Explore Case Studies

Chinantla Alta (CORENCHI), México


Comité de Recursos Naturales de la Chinantla Alta (CORENCHI) [Natural Resources Committee of the Chinantla Alta]

In northern Oaxaca, Mexico, six Chinantec communities joined together in 2004 to form the Regional Committee for Chinantla Alta Natural Resources (CORENCHI), in order to improve control of their natural resources, strengthen conservation efforts and obtain more socio-economic benefits from landscape management (Bray et al., 2008; Pérez et al., 2006). To date the communities have set aside multiple areas for conservation that total 27,564 hectares (ha), some of which have been certified as a Community Conserved Areas (CCA) by the Mexican National Natural Protected Areas Commission (CONANP).

The CORENCHI communities are located in the Papaloapan river basin, between 200 and 2,900 meters above sea level. Five belong to the municipality San Felipe Usila: Santa Cruz Tepetotutla, San Antonio de El Barrio, Santiago Tlatepusco, San Pedro Tlatepusco and San Antonio Analco. The sixth community, Nopalera del Rosario, is part of the municipality San Juan Bautista Valle Nacional. The region is famous for its highly diverse tropical cloud and lowland forests, which include thousands of plant species – of which over 800 have been inventoried – and notable animal species such as jaguar, puma, white tail deer, toucan and wild boar.

The approximately 2,000 residents of the CORENCHI communities are engaged in agriculture, agroforestry (including organic shade coffee plantations), extraction of non-timber forest products such as the edible palm called tepejilote (Chamaedorea tepejilote) and pita fiber (Aechmea magdalenae) and fish production, particularly in Santiago Tlatepusco. The subsistence and monetary benefits of these activities are supplemented with remittances from the large number of community members who migrate to the United States and urban areas of Mexico in response to persistent socio-economic marginalization.

History and Activities

Community territorial planning started in Santa Cruz Tepetotutla between 2000 and 2002, with institutional support from the Mexican NGOs Estudios Rurales y Asesoría (ERA) and GeoConservación. The efforts were funded by two government initiatives, the Forest Resources Conservation and Sustainable Management Project (PROCYMAF) and Integrated Ecosystem Management (MIE).

GeoConservación provided the technical expertise to extend territorial planning to the other communities, culminating with Analco and Nopalera in 2006. WWF granted some funds for land use studies and management plans. Separately, the Mexican enterprise Grupo Modelo (brewers of Corona and other popular beers) provided financial support for the construction of a biological field station in Santa Cruz Tepetotutla. This external support was in response to local requests – stimulated in part by the intervention of NGOs – for technical and financial assistance from industry dependent on water resources from the watersheds managed by CORENCHI communities.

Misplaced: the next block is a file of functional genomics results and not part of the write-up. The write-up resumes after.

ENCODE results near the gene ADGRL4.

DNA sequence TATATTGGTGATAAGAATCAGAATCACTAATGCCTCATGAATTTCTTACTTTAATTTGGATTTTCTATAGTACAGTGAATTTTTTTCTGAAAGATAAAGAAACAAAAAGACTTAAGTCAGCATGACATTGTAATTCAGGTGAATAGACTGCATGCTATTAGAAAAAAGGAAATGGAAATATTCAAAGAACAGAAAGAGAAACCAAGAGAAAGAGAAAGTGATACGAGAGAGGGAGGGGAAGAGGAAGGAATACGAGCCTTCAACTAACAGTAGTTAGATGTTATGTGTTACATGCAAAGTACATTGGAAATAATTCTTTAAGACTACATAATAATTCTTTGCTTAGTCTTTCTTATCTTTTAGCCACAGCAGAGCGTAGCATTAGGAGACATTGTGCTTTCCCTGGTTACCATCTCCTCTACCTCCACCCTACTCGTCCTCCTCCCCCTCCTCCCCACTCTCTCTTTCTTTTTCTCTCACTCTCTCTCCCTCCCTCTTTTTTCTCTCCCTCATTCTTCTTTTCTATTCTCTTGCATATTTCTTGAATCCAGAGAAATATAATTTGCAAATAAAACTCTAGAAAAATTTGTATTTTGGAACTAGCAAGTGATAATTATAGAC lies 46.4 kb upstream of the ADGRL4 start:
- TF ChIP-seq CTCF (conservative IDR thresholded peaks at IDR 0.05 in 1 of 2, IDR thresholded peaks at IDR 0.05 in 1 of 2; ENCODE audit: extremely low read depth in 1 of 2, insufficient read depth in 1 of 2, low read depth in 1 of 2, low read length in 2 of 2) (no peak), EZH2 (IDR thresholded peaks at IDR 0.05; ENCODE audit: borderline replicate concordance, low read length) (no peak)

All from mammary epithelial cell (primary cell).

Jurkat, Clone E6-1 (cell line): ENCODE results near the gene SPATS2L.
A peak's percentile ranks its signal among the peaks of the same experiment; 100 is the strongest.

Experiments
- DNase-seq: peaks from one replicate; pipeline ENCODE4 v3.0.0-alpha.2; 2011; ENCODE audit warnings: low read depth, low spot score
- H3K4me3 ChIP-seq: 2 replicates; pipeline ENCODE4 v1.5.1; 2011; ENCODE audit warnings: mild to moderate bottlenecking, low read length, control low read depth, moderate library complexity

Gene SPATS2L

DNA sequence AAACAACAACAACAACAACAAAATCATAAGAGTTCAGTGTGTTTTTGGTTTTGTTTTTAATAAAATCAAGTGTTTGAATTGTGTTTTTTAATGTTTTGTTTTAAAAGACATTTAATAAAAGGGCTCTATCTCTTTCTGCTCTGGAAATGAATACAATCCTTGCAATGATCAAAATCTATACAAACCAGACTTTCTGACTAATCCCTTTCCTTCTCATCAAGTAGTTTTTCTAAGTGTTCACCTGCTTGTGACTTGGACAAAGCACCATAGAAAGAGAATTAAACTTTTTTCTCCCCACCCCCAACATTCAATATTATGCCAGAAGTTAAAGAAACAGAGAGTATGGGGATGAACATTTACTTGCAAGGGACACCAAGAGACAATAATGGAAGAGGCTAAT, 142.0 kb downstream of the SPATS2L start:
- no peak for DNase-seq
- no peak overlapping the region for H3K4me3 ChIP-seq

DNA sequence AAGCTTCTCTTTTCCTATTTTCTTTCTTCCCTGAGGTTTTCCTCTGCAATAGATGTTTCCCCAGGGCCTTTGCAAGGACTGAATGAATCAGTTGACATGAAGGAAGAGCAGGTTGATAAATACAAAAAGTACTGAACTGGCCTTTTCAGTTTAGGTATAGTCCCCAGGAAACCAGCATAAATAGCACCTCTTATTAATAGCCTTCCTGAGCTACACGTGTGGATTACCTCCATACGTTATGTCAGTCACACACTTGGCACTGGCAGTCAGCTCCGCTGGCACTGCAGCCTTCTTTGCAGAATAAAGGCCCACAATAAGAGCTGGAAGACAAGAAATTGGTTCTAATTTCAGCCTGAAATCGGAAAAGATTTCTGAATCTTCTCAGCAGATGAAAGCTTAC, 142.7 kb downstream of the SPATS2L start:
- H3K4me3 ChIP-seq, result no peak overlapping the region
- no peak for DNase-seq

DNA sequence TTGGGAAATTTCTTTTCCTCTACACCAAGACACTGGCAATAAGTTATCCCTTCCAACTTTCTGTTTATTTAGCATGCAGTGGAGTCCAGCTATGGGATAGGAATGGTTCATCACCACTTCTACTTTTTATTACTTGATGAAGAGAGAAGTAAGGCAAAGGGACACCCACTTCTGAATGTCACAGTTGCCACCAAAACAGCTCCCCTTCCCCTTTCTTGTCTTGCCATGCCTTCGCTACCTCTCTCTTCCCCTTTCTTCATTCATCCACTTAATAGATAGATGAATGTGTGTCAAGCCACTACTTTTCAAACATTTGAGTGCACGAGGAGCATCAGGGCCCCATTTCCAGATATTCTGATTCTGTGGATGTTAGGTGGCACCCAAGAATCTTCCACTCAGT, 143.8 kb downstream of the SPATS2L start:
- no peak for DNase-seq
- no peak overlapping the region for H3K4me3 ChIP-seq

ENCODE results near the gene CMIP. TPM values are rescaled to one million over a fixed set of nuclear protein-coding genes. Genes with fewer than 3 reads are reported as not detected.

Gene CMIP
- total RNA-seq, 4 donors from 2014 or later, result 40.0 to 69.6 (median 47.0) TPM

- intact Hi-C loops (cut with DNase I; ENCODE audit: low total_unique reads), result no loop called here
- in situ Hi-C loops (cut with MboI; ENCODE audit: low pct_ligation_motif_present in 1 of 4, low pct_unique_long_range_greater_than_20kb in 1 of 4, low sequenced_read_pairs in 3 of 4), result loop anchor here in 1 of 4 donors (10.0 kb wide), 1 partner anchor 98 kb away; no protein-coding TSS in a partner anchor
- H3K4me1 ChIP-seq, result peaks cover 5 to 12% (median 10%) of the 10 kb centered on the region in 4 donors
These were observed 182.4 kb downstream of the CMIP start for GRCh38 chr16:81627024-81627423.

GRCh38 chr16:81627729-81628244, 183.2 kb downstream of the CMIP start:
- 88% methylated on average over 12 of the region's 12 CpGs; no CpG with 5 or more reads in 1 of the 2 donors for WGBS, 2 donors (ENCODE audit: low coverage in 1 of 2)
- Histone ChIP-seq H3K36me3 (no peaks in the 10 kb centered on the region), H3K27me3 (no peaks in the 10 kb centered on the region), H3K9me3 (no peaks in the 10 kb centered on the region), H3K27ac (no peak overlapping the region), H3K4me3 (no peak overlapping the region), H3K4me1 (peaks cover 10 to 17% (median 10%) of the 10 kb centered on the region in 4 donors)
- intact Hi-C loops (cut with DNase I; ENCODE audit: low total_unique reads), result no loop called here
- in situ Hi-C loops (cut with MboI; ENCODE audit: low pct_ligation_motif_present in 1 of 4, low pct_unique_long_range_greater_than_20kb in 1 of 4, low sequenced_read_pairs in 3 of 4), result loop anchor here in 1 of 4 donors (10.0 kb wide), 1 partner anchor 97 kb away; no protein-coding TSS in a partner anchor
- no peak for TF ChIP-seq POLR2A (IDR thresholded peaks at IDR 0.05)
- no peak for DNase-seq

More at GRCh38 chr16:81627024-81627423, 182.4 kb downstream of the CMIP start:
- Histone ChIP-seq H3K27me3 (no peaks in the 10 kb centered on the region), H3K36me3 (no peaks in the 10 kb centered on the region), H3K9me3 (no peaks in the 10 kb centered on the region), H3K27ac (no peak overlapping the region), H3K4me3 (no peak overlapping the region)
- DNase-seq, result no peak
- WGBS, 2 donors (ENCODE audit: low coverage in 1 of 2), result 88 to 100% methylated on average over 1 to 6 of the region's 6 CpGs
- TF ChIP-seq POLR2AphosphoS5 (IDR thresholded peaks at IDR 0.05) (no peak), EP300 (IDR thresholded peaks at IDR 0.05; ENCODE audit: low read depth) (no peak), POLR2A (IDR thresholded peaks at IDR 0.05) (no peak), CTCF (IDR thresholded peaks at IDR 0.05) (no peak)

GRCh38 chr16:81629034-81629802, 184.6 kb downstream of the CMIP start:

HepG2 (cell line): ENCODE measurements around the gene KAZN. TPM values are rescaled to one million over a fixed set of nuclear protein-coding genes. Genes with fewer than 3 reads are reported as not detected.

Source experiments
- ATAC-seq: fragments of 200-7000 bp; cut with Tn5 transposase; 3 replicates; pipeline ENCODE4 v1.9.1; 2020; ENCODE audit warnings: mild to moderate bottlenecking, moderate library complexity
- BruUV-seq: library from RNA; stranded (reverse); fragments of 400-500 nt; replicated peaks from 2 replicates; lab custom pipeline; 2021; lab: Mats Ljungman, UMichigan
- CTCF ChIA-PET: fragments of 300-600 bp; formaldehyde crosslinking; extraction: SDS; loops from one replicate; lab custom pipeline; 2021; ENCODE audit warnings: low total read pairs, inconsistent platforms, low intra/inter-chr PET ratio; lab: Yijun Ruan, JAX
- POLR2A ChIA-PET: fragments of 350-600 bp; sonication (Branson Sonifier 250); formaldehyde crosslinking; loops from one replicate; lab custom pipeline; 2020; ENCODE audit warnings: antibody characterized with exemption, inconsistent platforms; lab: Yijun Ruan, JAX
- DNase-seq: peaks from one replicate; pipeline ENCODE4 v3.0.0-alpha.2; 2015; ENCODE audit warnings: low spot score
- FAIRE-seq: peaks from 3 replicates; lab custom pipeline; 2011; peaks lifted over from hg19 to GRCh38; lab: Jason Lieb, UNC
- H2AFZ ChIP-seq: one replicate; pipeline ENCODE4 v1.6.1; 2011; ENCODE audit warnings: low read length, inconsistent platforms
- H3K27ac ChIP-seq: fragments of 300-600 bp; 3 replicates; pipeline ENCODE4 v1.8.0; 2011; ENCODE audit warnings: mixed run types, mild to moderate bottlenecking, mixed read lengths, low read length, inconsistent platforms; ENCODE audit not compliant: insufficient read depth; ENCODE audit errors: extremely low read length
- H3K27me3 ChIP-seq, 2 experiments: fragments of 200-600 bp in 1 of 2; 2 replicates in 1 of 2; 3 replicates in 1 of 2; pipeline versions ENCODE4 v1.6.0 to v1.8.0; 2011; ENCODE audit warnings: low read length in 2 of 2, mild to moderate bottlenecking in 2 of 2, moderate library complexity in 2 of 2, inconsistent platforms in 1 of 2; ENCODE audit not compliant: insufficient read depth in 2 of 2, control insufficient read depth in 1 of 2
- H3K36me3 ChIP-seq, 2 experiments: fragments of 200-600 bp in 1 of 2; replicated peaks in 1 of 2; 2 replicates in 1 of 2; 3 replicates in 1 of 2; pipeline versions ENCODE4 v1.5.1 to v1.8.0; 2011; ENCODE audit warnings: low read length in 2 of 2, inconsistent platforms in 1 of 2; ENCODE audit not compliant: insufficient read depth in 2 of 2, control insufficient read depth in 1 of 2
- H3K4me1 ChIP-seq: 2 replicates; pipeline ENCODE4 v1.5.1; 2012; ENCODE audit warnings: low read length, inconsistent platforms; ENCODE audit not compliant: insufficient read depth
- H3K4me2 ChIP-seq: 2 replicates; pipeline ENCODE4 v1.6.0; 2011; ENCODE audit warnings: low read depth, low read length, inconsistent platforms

The Community Territorial Planning, guided by regular training workshops, led to proposed statutes on the use and management of natural resources and the demarcation of different land use zones. These include conservation areas – in which land use changes and hunting are not allowed – that protect biodiversity and ecosystems, including the maintenance of forest cover, water capture and wildlife. The general assembly of community members, an important local governance institution, officially validated the land use categories and statutes.

In addition to land use planning, the community conservation process was stimulated by CONAFOR’s Payment for Environmental Services (PES) program. In 2004, Santa Cruz Tepetotutla, San Antonio del Barrio, San Pedro Tlatepusco and Santiago Tlatepusco submitted 8,189 ha for payment for hydrological environmental services (PHES). In response, CONAFOR approved 16,377,208 Mexican pesos (1,453,969 USD at the 2004 average exchange rate) over a period of five years. In 2007, San Antonio Analco and Nopalera del Rosario joined the other four communities for a second PHES submission of 7,866 ha, which yielded an additional 14,849,658 Mexican pesos (1,360,229 USD at the 2007 average exchange rate) (Mondragón, 2008).

CCA certification by the Mexican National Natural Protected Areas Commission (CONANP, Comisión Nacional de Áreas Naturales Protegidas) provided additional incentive. The process started in 2004, when San Antonio del Barrio achieved certification of 1,500 ha, San Pedro Tlatepusco of 5,050 ha, Santa Cruz Tepetotutla of 9,670 ha and Santiago Tlatepusco of 4,300 ha representing a total of 20,520 ha in the four communities. The certification granted by CONANP is valid for 30 years. Nopalera del Rosario is in the process of applying for certification of 4,994 ha, and San Antonio Analco of 2,050 ha. The total area placed under conservation status by the communities is this 27,564 ha.

To summarize, the main results achieved by the CORENCHI community process are:

(1) conservation of more than 27,500 ha of diverse tropical forests;

(2) agreement on a common strategy for managing the payments for environmental services;

(3) definition of a joint strategy among six communities to preserve common property within their borders;